Several major review publications, including Kirkus Reviews*, accept indie books for review.  Kirkus is one of the best-known book reviewers, but it reviews indie books only when the publisher pays a $425 fee for the review.  That process takes seven to nine weeks; you can shorten that to four to six weeks for $575.

IndieReader*, specializing in indie books, offers reviews in five to nine weeks for $225, or faster for an additional $75.

Lesser-known free review services are plentiful on the web.

At least a couple of web sites, the Indie Book Reviewer and The Indie Book Reviews List, list scores of book review locations, most of which accept Indie press and self-published books.  They break down reviewers by type of book preferred, from romance, historical and horror to nonfiction, comedy and inspirational.  Both seem to be set up mainly as a help for readers to find reviews and search for something to read, but they’re useful for authors and publishers too.

The quality of these review sites is varied, from haphazard to highly polished, with standards that vary as widely, and your book may get better results on one site than another.  Your best tack is to work your way down the lists, investigating review sites that might match your book’s subject and approach.  At each site, look at both the main review pages and the “about” or “how to submit” sections.

Always check to make sure your book isn’t one of the types – either by publication method or subject matter – the reviewer doesn’t accept.  Most of these review site managers are explicit about where their interests do, and do not, lie.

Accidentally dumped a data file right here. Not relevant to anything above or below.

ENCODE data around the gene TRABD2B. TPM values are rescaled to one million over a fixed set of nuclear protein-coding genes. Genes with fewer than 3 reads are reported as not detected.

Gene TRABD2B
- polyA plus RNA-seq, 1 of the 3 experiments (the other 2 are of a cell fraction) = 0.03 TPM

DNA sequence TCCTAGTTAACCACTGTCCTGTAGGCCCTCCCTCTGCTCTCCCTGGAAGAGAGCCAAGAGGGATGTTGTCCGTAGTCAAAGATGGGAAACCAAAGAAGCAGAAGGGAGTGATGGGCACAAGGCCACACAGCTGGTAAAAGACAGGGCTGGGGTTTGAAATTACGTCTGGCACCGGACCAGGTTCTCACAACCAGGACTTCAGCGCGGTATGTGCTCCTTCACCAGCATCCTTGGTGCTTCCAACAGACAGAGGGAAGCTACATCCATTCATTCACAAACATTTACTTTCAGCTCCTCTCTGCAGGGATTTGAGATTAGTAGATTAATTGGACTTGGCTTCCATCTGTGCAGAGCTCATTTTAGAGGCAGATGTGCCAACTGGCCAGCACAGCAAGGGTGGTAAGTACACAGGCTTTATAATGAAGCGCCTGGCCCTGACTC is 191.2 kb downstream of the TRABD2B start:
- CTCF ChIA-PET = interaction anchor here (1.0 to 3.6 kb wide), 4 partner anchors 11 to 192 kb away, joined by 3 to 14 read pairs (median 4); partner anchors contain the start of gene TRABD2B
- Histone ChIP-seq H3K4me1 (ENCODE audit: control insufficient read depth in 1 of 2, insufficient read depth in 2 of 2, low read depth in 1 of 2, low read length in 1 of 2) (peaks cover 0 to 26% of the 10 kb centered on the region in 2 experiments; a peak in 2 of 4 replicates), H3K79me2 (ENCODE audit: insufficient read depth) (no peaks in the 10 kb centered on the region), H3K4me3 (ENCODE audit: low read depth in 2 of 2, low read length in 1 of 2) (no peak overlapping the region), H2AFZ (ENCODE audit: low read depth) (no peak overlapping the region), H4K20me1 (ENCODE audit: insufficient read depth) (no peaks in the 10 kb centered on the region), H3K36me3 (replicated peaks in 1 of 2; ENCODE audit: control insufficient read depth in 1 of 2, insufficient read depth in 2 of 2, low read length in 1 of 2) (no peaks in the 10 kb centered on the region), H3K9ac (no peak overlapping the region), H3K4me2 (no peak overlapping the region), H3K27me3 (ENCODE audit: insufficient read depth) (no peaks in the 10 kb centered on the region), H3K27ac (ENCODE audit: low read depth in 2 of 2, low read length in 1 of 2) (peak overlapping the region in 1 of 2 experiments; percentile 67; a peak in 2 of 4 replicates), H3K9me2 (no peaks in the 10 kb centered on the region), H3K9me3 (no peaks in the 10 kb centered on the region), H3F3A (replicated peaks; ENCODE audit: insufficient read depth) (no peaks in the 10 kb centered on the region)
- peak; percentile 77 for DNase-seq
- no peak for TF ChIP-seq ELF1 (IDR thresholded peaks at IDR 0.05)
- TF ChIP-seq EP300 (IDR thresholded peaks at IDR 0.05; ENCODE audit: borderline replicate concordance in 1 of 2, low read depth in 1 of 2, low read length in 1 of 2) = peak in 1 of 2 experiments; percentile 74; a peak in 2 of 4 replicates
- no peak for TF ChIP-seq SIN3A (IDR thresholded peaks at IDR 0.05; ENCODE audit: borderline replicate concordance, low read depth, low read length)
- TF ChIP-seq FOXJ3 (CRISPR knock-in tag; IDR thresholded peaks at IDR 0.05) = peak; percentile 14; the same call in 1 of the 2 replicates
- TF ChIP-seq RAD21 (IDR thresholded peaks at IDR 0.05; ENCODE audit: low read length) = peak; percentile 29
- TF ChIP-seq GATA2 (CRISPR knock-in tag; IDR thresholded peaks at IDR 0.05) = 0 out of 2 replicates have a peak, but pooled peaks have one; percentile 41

A review site called Astounding Books, for example, says it “is open to receiving solicited and unsolicited Advance Reading Copies and Review Copies of books from authors and publishers.  Our preferred genres are speculative fiction, which include: fantasy, urban fantasy, dystopian and science fiction as well as young adult speculative/dystopian.  We do occasionally review current fiction/literature and will also consider mysteries, true crime and graphic novels if we can convince our part-time reviewer (my wife) to read the novel.  We will accept self-published novels as well.  In fact, we encourage it.”

They add that “Our review copy preference is for eBooks, followed by print copies. Our preferred format is EPUB. If you want to send us a physical copy of your novel, please email us and we will give you the address to mail it to. Novels will not be returned.”  Many other sites have similar policies.